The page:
CASE 4

A 37 years old male experienced rigors since 2 months which had increased for last 2 days. Rigors began in the precordium and spread all over the body usually from forenoon till afternoon. His rigors were better after drinking warm water. Later he experienced fever and heaviness of head which was better after rest. Paroxysms had become irregular off late, in initial episodes paroxysms were regular.

Physical examination:

Temperature 103oF, BP 134/80 mm of Hg

Per Abdomen- Liver 1 finger palpable, Spleen just palpable

Past History: Pulmonary Tuberculosis

Family History: Paternal Uncle hadTuberculosis

Personal History:

Investigations:

Haemoglobin 13.2, Total Leucocyte Count 7500, Platelet count 98,000; ESR 38

Peripheral smear: Trophozoites of Plasmodium Vivax seen

USG Abdomen: Normal

Fever totality:

Considering Chronic Recurrent malaria Cedron, Aranea, often come up for considerations. Materia Medica differentiation offers finer shades of these remedies which are commonly used in chronic recurrent malaria.

Cedron

Aranea Diadema

Inter-current totality:

Fundamental Miasm: Tubercular

Follow up:

Tuberculinum bovinum 1M one dose was administered at the end of the heat stage. Patient gradually improved over a period of 7 days. Liver and spleen were non palpable from the 5th day of beginning the treatment. His platelet count improved and peripheral smear was negative for malaria parasite after the 5th day.

Discussion:

In this case there is a past and family history of tuberculosis which suggests a strong fundamental tubercular load. Malaria essentially is a protozoal infection of blood and RES system. Chronicity indicates inability of the system to eliminate the parasite from the liver where it resides and grows to infect new RBCs.  Inherent weakness in the immune system prevents eradication of the protozoa from the system. Seat of action of the disease is the RES glands like liver and spleen, both bear the brunt of the infection. High grade fever, profuse diaphoresis, violent headaches are all indicative of hyperdynamic circulation due to toxic and infective metabolism. Haemorrhagic complications and multiorgan failure including kidneys and brain are reflection of destructive ability of the parasite on the human system. The entire pathophysiological phenomenon has stamp of Tubercular Miasm. Hence, looking at the chronicity of illness, irregular paroxysm of malaria, an inter-current remedy mainly indicated through Fundamental and Dominant Miasm, Tuberculinum was prescribed.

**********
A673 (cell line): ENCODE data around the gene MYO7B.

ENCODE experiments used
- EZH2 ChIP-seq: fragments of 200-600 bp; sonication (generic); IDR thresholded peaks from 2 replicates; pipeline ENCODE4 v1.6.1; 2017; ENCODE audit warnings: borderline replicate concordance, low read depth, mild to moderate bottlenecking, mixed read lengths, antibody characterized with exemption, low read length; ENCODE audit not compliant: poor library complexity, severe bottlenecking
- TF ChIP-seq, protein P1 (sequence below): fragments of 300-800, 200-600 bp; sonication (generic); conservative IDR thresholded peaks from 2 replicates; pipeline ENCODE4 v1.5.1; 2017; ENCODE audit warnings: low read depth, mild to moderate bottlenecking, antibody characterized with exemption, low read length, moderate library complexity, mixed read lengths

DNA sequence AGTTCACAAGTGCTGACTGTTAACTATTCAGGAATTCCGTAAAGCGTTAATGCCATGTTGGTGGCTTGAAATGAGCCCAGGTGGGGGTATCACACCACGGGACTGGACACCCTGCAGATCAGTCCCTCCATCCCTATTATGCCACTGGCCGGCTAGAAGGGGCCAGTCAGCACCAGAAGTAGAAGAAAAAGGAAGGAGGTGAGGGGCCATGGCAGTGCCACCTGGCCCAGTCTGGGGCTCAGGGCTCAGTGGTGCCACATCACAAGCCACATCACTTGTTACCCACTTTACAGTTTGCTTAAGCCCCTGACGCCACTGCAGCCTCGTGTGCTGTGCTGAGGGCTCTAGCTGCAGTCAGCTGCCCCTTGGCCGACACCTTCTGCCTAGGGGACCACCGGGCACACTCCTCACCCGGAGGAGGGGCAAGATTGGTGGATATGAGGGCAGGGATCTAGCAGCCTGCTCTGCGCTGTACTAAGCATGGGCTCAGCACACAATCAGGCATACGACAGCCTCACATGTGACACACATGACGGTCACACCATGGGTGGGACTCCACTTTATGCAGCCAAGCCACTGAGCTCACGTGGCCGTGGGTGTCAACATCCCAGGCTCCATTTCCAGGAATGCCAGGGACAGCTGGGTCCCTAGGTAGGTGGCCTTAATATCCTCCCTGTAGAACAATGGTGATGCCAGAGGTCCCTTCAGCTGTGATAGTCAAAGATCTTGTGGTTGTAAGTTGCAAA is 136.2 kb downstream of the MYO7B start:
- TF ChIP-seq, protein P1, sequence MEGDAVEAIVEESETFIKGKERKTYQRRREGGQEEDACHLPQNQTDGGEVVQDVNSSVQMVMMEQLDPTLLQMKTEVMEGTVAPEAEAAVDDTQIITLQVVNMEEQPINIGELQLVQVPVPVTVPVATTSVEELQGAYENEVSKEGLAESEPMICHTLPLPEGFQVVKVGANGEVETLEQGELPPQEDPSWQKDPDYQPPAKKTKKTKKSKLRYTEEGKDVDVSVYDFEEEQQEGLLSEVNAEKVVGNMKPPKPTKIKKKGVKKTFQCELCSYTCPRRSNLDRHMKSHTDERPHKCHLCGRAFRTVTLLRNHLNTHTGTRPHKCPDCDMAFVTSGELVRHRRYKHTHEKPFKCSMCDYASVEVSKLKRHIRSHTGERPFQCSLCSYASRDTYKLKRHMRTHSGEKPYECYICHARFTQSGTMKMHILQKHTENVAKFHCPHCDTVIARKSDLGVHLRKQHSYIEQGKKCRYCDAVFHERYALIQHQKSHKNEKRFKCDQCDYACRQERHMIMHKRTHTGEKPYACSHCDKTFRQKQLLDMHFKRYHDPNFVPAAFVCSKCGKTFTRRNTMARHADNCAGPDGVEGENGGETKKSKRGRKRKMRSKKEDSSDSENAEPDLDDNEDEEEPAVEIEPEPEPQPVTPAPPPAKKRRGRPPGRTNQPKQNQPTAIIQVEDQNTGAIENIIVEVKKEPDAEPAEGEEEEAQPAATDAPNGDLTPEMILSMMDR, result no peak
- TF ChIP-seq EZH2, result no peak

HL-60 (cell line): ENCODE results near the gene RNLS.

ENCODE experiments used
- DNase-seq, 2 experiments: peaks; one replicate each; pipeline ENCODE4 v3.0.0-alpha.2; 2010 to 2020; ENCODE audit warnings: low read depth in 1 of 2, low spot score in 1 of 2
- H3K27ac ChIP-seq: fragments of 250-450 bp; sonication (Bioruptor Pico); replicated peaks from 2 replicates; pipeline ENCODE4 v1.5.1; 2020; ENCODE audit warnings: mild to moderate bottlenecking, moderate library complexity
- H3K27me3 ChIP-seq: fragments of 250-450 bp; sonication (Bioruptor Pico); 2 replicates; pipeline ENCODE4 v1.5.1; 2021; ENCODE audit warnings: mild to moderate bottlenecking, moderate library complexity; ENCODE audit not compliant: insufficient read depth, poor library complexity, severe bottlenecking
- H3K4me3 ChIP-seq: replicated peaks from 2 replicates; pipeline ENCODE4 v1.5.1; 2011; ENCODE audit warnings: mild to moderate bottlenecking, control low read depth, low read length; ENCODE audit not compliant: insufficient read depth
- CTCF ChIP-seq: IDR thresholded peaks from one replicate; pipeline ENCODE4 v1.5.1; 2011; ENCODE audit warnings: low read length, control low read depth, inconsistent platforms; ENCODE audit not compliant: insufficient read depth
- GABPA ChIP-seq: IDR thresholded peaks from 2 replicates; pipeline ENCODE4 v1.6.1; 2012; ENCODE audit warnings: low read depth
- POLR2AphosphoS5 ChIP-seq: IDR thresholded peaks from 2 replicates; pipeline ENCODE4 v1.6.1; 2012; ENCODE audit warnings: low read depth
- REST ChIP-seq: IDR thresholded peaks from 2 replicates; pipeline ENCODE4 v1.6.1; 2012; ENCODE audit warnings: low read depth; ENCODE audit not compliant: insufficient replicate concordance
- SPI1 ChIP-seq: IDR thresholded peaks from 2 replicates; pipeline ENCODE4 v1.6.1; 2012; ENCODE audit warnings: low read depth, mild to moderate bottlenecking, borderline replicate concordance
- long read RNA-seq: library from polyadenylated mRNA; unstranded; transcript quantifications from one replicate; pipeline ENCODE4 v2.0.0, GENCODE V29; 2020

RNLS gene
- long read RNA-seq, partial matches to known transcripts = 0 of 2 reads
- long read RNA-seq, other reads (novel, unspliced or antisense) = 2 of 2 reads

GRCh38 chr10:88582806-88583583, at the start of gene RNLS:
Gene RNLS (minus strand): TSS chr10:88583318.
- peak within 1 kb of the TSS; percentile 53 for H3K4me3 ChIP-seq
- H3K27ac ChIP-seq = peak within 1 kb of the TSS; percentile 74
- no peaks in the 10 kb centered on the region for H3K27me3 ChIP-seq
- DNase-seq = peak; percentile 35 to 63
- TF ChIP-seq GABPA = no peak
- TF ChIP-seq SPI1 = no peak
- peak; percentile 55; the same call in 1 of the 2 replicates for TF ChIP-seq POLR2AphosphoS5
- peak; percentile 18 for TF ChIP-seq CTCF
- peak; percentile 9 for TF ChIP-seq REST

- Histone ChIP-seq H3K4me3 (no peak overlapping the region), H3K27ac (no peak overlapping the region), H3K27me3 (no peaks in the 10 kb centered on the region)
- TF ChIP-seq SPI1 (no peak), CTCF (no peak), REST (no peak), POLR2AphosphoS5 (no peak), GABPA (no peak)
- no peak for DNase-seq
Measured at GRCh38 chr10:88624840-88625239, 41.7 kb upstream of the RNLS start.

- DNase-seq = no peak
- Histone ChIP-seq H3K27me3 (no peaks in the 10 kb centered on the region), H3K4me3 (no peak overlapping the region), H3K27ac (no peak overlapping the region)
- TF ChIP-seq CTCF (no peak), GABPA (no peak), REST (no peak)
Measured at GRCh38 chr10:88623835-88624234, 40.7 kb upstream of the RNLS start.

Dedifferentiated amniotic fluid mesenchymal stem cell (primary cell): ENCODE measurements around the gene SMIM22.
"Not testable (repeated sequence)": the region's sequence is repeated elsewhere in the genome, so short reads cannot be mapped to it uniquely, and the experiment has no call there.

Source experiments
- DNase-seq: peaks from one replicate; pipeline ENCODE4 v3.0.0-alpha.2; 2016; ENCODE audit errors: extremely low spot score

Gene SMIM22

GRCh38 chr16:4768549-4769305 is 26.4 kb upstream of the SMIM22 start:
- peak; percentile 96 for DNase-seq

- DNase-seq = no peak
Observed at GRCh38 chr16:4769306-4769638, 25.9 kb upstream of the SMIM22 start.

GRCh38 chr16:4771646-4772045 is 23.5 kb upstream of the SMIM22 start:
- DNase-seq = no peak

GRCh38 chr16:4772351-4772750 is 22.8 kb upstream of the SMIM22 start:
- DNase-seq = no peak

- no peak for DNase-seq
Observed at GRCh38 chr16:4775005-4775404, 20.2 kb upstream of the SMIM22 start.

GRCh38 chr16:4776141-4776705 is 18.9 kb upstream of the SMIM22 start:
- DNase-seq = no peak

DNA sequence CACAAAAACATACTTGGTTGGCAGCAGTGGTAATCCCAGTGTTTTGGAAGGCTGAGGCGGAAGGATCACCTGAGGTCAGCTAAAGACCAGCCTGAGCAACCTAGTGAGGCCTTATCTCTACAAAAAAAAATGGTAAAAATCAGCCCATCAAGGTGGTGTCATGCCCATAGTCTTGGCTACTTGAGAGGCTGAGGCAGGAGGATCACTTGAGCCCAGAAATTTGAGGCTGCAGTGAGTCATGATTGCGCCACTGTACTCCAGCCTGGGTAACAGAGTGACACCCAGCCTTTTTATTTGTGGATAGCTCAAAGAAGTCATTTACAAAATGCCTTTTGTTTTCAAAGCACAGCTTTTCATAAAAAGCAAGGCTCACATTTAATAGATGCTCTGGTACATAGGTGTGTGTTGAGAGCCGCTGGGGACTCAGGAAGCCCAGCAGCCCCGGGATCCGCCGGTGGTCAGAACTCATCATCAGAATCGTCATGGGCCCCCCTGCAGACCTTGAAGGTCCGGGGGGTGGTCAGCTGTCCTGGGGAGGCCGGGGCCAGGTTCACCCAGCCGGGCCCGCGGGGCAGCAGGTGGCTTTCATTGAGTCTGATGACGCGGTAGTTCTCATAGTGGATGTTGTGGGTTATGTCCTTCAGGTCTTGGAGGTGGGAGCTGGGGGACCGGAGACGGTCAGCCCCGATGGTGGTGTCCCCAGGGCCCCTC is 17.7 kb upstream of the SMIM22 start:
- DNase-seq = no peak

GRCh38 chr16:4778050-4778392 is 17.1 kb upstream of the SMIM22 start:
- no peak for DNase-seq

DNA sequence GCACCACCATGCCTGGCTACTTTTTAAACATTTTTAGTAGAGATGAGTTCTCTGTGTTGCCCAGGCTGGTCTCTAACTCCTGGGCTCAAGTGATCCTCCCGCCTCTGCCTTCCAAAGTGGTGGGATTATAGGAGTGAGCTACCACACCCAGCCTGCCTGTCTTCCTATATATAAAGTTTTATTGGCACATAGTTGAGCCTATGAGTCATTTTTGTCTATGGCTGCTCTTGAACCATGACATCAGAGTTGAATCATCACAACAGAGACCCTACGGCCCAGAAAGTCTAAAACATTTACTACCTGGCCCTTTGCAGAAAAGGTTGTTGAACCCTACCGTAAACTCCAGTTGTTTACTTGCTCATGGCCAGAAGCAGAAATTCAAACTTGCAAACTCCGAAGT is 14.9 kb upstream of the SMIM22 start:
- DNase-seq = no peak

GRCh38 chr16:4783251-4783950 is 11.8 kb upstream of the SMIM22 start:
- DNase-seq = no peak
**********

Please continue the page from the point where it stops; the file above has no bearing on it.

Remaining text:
CASE 5

A 21 year old male presented with complaints of sudden onset of chills and rigors followed by heat stage with generalised weakness, body ache, and unquenchable thirst for large quantity of water for last one day. He also experienced throbbing headache with fever. Headache was aggravated by motion3 and ameliorated by lying down2, pressure2, and covering. Heat stage is followed by profuse and drenching perspiration with weakness. Patient is asymptomatic during the stage of apyrexia.

Physical examination:

Temperature: 104.6OF, pulse rate: 130/min, BP: 100/70 mm of Hg

Systemic examination of Respiratory, Cardiovascular, Central nervous and Abdomen was unremarkable.

Past history: H/o Malaria 2 months back, Typhoid in child hood

Family history: Koch’s

Investigations:

Haemoglobin 12.2, Total Leucocyte Count: 5200,Platelet count: 1, 22,000 Peripheral smear: Trophozoites of Plasmodium Vivax detected  Urine routine: Albumin- Trace, Pus cells 3-4 per hpf, RBCs occasional.

Fever totality:

Remedies reflected in reportorial analysis and other remedies like China Sulph and China Ars stand out commonly. Close analysis of the Materia Medica helps us understand how they stand apart.

ChininumSulphuricum

•      Great periodicity – 10 – 11 am  with blue nails, pain in dorsal vertebrae

•      Thirst in all phases

•      Chill: Anticipating chill with thirst

•      Heat: with excessive thirst & red face

•      Sweat: At night, profuse exhausting, relieving

•      Clear apyrexia with weakness at epigastrium and debility